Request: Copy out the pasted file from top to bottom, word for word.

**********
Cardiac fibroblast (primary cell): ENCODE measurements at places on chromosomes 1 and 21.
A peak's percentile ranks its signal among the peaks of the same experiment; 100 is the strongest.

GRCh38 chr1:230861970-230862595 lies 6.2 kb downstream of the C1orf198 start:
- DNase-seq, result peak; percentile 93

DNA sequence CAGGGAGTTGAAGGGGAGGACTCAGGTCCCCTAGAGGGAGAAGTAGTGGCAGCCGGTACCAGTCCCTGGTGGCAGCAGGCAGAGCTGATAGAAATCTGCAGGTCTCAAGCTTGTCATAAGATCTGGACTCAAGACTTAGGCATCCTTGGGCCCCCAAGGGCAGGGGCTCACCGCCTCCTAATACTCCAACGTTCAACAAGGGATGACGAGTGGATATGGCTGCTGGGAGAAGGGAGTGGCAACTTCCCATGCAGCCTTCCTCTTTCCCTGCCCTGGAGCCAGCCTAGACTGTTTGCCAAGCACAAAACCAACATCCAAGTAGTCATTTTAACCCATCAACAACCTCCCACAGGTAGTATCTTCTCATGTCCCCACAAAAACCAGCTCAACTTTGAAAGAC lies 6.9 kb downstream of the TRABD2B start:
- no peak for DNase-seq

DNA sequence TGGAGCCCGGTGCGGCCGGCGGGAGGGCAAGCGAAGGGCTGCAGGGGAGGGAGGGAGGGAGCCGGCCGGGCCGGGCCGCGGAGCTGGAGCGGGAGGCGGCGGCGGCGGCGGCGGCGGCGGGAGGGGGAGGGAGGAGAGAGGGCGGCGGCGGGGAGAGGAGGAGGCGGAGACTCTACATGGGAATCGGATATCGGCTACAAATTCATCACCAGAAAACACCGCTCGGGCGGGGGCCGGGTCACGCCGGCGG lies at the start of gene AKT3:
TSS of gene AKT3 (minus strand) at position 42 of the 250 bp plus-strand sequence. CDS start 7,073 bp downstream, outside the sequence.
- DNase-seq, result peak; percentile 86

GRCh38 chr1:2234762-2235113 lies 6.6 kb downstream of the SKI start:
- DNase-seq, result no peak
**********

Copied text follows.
Cardiac fibroblast (primary cell): ENCODE measurements at places on chromosomes 1 and 21.
A peak's percentile ranks its signal among the peaks of the same experiment; 100 is the strongest.

GRCh38 chr1:230861970-230862595 lies 6.2 kb downstream of the C1orf198 start:
- DNase-seq, result peak; percentile 93

DNA sequence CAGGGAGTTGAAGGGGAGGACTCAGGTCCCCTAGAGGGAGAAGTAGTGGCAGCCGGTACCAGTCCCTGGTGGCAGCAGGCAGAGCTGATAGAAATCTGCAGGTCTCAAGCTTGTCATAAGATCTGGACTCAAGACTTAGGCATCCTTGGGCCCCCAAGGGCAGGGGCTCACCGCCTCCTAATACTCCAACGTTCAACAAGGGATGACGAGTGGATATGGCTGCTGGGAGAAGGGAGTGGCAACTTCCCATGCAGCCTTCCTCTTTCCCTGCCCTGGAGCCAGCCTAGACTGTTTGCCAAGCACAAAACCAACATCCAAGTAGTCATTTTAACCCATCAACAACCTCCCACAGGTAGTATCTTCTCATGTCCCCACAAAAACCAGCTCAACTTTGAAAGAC lies 6.9 kb downstream of the TRABD2B start:
- no peak for DNase-seq

DNA sequence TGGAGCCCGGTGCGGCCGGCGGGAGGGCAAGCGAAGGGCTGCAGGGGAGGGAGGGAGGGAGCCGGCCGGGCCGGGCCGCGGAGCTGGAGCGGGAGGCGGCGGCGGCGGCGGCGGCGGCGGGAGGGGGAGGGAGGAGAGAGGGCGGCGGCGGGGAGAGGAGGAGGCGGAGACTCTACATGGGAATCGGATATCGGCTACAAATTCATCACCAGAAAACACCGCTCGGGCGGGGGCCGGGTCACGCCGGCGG lies at the start of gene AKT3:
TSS of gene AKT3 (minus strand) at position 42 of the 250 bp plus-strand sequence. CDS start 7,073 bp downstream, outside the sequence.
- DNase-seq, result peak; percentile 86

GRCh38 chr1:2234762-2235113 lies 6.6 kb downstream of the SKI start:
- DNase-seq, result no peak